Diagnostic considerations in detecting apical hypertrophic cardiomyopathy while utilizing point-of-care ultrasound

Published:February 01, 2019DOI:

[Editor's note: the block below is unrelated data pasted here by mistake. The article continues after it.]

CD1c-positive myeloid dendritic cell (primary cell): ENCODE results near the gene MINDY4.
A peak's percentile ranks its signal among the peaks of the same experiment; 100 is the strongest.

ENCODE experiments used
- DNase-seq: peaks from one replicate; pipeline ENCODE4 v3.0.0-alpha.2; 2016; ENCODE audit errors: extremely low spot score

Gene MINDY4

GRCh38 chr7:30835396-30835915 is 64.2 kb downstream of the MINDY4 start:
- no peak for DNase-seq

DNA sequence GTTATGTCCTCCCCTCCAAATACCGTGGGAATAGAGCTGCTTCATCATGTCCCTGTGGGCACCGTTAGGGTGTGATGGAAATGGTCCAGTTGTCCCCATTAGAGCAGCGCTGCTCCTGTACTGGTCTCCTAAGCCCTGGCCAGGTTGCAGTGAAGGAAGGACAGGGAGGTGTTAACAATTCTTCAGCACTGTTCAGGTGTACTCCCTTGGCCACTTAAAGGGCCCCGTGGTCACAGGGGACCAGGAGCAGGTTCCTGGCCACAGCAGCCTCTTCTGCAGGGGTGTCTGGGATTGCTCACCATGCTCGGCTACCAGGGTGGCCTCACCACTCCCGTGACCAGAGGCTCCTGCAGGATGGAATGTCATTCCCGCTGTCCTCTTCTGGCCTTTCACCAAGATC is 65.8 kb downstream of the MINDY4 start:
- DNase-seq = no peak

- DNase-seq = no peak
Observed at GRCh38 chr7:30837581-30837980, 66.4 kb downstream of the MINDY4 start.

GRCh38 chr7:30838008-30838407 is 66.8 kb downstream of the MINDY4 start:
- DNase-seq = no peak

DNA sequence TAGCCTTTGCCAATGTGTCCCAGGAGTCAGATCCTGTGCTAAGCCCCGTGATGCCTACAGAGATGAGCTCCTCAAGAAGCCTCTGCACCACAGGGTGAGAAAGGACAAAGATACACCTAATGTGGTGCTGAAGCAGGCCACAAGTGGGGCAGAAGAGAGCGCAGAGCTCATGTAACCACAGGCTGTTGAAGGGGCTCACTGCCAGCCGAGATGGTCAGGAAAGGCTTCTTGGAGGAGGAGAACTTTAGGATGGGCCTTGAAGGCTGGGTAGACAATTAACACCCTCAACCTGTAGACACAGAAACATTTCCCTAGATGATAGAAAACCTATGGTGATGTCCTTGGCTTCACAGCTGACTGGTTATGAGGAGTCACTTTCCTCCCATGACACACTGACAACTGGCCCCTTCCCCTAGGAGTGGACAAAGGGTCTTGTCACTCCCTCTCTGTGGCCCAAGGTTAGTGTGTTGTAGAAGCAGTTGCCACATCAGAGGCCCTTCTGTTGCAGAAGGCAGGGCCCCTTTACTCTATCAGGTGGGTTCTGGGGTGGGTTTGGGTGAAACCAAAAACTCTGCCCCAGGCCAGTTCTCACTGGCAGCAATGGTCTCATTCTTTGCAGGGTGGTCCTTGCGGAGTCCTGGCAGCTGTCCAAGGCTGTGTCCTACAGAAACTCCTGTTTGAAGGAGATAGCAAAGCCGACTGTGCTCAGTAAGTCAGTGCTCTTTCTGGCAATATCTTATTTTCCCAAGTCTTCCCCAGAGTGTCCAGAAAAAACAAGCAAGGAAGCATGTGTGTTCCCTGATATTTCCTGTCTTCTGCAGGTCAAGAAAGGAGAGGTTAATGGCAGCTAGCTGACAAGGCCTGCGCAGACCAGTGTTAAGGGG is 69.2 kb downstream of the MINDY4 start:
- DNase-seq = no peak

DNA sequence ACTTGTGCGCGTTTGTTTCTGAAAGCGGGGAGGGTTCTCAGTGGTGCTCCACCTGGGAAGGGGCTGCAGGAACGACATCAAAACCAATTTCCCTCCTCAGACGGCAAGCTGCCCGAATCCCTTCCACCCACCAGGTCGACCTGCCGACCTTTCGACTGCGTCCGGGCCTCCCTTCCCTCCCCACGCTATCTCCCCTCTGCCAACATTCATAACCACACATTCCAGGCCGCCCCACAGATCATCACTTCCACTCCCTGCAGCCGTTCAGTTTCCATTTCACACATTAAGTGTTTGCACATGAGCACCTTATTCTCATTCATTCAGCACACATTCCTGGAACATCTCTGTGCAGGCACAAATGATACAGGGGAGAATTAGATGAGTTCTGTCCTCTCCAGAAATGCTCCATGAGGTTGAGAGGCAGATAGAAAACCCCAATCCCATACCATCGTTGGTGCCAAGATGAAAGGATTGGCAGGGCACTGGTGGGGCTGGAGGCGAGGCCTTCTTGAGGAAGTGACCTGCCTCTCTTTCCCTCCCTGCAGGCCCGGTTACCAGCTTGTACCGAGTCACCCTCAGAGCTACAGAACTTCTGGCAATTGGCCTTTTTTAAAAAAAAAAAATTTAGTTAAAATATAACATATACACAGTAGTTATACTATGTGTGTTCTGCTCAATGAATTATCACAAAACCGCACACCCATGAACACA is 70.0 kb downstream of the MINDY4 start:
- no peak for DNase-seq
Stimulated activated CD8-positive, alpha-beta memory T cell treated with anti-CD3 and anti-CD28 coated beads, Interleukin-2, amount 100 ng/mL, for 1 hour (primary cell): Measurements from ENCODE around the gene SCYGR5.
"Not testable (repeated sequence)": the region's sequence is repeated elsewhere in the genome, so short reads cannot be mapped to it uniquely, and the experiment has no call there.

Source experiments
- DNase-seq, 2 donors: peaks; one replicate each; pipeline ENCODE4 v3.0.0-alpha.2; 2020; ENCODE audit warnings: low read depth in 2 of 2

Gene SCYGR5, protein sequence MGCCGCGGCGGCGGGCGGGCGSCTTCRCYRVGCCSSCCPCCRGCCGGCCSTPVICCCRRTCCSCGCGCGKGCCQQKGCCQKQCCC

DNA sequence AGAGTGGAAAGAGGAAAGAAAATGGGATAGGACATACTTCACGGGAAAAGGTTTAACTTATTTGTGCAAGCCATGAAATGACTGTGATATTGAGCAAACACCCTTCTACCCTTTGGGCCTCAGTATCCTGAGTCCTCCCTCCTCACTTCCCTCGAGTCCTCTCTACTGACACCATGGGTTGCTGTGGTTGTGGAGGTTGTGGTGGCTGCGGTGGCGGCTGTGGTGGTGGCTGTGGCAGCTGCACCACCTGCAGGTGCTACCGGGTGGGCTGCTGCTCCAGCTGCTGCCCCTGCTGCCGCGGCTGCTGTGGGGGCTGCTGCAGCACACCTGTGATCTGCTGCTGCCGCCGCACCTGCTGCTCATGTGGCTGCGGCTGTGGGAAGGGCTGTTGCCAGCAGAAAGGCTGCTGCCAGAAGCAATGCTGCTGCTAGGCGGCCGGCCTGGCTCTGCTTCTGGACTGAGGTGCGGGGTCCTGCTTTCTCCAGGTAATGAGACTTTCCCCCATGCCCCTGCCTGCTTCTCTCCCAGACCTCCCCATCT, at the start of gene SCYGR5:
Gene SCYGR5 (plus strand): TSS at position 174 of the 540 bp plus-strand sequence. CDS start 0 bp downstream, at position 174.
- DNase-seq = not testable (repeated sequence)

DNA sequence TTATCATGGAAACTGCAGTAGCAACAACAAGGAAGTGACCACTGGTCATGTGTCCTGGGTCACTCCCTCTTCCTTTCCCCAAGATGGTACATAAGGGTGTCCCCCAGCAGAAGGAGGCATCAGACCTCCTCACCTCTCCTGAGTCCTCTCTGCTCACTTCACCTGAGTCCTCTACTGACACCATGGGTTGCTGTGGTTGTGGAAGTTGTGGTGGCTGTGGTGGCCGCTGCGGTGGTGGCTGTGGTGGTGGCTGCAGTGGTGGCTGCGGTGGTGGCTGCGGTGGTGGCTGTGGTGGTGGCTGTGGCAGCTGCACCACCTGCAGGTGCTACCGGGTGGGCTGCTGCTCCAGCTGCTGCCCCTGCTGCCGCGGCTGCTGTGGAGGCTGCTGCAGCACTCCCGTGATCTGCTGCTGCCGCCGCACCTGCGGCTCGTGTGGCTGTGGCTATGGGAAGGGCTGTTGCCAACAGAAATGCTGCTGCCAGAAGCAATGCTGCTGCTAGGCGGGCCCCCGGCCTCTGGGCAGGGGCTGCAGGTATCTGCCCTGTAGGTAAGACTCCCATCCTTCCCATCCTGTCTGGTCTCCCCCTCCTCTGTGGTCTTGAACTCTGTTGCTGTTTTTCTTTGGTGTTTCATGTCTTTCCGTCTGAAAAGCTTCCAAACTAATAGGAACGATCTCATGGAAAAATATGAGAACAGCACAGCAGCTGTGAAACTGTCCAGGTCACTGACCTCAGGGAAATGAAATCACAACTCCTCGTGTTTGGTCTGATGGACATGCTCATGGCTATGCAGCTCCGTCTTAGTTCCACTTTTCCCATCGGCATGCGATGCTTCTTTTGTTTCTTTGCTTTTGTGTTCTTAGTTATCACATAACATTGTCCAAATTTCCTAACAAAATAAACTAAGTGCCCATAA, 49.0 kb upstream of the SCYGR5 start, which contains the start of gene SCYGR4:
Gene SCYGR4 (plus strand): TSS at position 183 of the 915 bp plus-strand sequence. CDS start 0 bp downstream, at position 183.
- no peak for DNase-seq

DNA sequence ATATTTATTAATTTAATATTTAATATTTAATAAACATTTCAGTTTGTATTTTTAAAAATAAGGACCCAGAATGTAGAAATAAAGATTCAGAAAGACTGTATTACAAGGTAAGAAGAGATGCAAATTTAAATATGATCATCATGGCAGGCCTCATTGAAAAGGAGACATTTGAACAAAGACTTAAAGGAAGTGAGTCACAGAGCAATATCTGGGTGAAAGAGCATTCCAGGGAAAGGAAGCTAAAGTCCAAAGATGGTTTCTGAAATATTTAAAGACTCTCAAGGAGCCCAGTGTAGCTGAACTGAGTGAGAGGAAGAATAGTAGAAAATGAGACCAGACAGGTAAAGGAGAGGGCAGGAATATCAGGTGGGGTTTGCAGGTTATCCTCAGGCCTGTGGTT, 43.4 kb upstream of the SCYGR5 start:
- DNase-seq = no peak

The emergency department (ED) clinical approach to patients with unexplained syncope has ushered in an era of advances in the point-of-care ultrasound (POCUS) practice. Cardiac ultrasound (US) is a key application that is often utilized in young patients with syncope when screening for structural abnormalities such as hypertrophic cardiomyopathy (HCM). The application of the cardiac US for this screening, however, can be hindered by phenotypic variability of hereditary HCM. The apical variant of HCM constitutes a minority of all cases (<3%) and is generally associated with a benign prognosis. We describe a 28-year-old woman and former collegiate middle-distance/endurance runner who presented to the emergency department (ED) with syncope. Earlier in the day, she was one mile into a planned ten-mile run, when she reached an intersection requiring her to stop. Upon stopping abruptly, she experienced a feeling of warmth, followed by shortness of breath, blurred vision and subsequent loss of consciousness. The patient had syncopized several times before in her life—all in the setting of abruptly stopping after a warm-up exercise. She denied any other complaints and had no other relevant past medical history. Family history was notable for myocardial infarction (MI) in the patient's father while he was in his 50s, as well as sudden cardiac death of her paternal grandfather while he was also in his 50s. Upon arrival to the ED, blood pressure was 93/59 mm Hg; heart rate, 59 beats per minute; oxygen saturation, 99% on room air, and temperature 98.4 F. On examination, the patient was well appearing, alert, oriented and in no acute distress. Orthostasis was not present. Breath sounds were clear and equal bilaterally. Cardiac examination demonstrated regular rhythm without murmur, rub or gallop. Distal pulses were intact and jugular venous distension was absent.
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